Grunion Greeters to gather

Anyone interested in keeping an eye on grunion and becoming an official “Grunion Greeter” is invited to a training session from 6 to 8:30 p.m. April 2 at the Birch Aquarium.

The volunteers are part of a program conducted by Pepperdine University in partnership with regional organizations and the National Oceanic and Atmospheric Administration/National Marine Fisheries Service Southwest Region, Habitat Conservation Division.

The study involves hundreds of volunteers who are monitoring the spawning activity and habitat of the silvery little fish found on the beaches of Southern California and Mexico, according to a news release.

While grunion runs typically draw crowds, during April and May they cannot be caught, so says this is the best time for observation.

After observing a run, the “greeters” submit information via an online form and a phone hotline.

Grunion (Leuresthes tenuis) are found only in California and Baja California, it states. “They spawn on the sandy beaches of the outer coast and protected bays. Their eggs remain buried in the sand, incubating for about two weeks until they wash out and hatch. Another species, the Gulf Grunion L. sardina, lives in the Gulf of California.”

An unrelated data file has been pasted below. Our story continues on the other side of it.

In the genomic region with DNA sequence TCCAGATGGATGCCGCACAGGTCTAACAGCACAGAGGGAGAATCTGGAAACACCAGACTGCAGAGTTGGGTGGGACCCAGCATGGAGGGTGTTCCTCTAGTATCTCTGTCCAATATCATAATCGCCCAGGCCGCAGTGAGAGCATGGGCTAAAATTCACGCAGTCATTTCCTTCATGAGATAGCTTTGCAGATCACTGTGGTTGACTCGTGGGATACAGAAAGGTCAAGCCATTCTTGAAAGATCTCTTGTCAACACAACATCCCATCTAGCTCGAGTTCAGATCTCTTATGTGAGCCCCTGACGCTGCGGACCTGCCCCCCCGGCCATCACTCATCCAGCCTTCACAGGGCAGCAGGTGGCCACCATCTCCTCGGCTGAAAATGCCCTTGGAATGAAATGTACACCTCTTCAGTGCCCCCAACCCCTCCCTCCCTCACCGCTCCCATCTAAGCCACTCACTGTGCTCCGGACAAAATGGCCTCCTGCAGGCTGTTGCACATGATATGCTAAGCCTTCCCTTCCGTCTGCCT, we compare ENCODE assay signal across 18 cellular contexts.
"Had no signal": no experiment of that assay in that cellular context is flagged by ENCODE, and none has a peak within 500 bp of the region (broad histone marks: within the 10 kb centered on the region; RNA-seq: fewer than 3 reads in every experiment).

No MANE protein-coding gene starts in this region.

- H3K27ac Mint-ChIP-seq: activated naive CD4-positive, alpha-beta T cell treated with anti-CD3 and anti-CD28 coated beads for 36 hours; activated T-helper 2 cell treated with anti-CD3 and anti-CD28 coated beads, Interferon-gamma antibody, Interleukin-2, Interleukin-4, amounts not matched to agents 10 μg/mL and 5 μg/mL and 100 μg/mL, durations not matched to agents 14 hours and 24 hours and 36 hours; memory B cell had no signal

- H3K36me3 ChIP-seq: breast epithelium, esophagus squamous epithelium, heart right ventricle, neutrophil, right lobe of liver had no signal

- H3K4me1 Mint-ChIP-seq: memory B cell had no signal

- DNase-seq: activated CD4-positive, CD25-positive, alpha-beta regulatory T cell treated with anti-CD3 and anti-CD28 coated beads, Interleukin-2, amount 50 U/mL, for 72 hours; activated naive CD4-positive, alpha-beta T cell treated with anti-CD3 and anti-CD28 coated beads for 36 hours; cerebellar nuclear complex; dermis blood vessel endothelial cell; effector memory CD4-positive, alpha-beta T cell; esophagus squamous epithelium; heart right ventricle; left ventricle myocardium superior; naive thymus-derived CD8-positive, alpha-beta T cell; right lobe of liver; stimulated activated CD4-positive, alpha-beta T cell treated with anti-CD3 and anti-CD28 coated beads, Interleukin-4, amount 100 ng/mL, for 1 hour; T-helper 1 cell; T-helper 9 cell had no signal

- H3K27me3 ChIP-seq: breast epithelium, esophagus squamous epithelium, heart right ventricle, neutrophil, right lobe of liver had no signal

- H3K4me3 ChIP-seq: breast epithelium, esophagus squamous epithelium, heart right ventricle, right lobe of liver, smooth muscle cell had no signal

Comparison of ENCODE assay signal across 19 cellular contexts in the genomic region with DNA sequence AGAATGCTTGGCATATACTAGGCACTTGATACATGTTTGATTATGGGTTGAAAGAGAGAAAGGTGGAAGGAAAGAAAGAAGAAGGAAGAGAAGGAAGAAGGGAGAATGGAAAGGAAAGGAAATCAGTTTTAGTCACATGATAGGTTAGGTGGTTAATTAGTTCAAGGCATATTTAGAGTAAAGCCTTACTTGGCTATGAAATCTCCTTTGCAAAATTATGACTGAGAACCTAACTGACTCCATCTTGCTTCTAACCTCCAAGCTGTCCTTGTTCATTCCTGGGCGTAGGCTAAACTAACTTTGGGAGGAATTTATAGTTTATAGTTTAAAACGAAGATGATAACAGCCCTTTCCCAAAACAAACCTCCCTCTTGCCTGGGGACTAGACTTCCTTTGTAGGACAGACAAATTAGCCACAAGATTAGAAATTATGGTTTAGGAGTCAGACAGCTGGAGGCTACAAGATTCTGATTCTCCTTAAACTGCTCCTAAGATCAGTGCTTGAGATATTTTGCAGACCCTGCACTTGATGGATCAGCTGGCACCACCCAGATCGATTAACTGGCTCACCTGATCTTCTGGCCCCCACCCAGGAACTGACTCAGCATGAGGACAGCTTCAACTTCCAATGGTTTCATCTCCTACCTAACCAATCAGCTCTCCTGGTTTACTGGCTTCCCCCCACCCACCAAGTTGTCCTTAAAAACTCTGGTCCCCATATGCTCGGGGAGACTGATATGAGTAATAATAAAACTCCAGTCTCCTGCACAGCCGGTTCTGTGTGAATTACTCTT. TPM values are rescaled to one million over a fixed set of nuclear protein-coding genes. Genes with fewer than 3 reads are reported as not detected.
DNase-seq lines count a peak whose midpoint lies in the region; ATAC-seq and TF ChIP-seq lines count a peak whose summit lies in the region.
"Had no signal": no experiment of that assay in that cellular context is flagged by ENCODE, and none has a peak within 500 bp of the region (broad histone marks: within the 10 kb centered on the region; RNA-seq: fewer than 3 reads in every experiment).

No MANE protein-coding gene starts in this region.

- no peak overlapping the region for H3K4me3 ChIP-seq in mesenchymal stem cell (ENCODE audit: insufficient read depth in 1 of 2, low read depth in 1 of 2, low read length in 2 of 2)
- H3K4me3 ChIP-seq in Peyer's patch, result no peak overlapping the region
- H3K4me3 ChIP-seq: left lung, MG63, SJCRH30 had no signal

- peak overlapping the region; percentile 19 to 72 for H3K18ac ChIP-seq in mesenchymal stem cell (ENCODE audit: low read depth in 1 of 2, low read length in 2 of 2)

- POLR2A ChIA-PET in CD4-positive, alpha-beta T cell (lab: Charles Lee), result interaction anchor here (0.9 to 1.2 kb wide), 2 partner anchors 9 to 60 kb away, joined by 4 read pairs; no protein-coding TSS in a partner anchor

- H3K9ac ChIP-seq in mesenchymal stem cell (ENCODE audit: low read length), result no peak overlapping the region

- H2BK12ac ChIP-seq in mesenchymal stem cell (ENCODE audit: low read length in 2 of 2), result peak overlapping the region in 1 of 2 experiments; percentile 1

Concerned about how beach grooming practices were affecting the fish, researchers launched a study in San Diego that altered how beaches are cleaned.

Volunteers must be 18 or older and willing to spend two hours on specific nights monitoring the fish. Attendance at the workshop is required, but participants may select from a list the nights and beaches they want to work.

Workshop space is limited. Reservations are required by March 27.

E-mail and include your name, e-mail, phone number and mailing address. Write “BAS Workshop” in the subject line.

Workshops in other areas are also planned. Check for a complete list of dates and locations.

Related posts:

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  2. Artists, chefs and vintners to gather for Celebrate the Craft
  3. Volunteers restoring burned habitat
  4. Board vote revives beach water tests
  5. Pacific marine monuments a great step forward

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Posted by on Mar 26, 2009. Filed under Archives. You can follow any responses to this entry through the RSS 2.0. You can leave a response or trackback to this entry

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